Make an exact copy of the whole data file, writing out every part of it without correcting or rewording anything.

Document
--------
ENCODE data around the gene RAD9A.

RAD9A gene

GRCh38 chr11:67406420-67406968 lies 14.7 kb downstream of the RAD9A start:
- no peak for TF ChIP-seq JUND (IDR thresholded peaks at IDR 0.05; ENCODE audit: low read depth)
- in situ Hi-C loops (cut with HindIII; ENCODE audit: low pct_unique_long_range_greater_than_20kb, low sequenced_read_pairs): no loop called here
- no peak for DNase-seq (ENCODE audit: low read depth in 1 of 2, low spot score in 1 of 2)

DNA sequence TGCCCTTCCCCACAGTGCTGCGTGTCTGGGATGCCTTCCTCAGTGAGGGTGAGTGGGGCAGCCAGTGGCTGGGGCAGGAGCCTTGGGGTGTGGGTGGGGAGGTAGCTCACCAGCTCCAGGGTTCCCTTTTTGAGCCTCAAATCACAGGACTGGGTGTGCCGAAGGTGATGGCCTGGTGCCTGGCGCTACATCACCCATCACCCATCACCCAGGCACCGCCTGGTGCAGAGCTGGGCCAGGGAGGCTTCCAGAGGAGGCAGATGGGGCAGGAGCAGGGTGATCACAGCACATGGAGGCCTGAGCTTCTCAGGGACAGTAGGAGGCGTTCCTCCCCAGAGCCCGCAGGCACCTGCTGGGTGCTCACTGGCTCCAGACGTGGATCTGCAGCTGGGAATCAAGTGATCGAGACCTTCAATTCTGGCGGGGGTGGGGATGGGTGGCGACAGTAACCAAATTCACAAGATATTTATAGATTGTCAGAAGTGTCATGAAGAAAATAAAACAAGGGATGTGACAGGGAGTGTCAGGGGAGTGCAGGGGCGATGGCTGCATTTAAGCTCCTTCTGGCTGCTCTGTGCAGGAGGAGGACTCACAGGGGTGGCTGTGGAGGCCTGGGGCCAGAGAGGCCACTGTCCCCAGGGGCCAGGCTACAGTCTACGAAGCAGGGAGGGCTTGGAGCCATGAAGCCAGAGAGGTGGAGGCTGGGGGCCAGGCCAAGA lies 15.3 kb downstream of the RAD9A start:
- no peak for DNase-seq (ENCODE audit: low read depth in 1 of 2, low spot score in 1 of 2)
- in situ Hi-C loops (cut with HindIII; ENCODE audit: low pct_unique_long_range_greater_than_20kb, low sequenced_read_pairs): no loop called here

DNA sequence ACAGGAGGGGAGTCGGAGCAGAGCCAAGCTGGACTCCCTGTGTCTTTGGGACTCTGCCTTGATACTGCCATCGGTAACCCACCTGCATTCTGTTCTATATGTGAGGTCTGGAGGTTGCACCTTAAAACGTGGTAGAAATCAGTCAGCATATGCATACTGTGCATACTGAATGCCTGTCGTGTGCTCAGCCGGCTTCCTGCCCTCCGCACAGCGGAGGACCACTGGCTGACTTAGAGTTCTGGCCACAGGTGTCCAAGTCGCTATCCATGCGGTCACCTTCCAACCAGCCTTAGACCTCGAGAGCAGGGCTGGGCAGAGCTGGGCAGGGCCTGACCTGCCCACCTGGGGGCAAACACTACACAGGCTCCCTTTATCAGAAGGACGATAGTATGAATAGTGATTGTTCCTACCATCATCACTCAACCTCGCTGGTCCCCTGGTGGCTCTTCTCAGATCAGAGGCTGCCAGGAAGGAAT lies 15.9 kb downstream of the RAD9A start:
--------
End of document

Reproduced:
ENCODE data around the gene RAD9A.

RAD9A gene

GRCh38 chr11:67406420-67406968 lies 14.7 kb downstream of the RAD9A start:
- no peak for TF ChIP-seq JUND (IDR thresholded peaks at IDR 0.05; ENCODE audit: low read depth)
- in situ Hi-C loops (cut with HindIII; ENCODE audit: low pct_unique_long_range_greater_than_20kb, low sequenced_read_pairs): no loop called here
- no peak for DNase-seq (ENCODE audit: low read depth in 1 of 2, low spot score in 1 of 2)

DNA sequence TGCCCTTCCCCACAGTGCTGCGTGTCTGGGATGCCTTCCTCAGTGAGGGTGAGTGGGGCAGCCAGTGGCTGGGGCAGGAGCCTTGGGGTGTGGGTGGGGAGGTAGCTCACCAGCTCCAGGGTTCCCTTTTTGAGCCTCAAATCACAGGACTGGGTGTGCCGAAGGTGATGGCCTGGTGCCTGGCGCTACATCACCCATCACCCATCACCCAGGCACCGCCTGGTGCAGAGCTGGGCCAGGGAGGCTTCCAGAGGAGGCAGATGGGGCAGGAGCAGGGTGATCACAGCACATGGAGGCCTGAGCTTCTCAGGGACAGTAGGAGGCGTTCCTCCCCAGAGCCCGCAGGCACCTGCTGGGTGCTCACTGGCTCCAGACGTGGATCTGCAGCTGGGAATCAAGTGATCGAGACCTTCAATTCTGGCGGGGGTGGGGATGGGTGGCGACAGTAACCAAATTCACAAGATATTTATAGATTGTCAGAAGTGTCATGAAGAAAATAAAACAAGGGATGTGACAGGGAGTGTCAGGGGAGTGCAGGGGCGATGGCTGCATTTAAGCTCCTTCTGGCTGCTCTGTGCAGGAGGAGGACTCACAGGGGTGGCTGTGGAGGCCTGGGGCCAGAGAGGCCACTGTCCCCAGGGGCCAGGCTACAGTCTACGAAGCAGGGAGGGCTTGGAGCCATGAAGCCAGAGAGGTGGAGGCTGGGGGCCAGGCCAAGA lies 15.3 kb downstream of the RAD9A start:
- no peak for DNase-seq (ENCODE audit: low read depth in 1 of 2, low spot score in 1 of 2)
- in situ Hi-C loops (cut with HindIII; ENCODE audit: low pct_unique_long_range_greater_than_20kb, low sequenced_read_pairs): no loop called here

DNA sequence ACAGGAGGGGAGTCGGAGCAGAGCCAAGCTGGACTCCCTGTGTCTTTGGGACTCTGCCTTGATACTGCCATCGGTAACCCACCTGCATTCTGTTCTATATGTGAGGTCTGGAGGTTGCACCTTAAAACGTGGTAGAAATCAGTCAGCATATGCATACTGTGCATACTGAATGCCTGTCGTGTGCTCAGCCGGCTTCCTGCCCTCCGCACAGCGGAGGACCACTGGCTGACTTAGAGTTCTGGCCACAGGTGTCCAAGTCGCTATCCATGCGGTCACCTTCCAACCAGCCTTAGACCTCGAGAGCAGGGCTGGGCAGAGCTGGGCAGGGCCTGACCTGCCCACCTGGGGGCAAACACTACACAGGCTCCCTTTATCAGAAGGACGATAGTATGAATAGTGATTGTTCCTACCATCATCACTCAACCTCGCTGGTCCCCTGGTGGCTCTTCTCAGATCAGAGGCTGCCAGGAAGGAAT lies 15.9 kb downstream of the RAD9A start: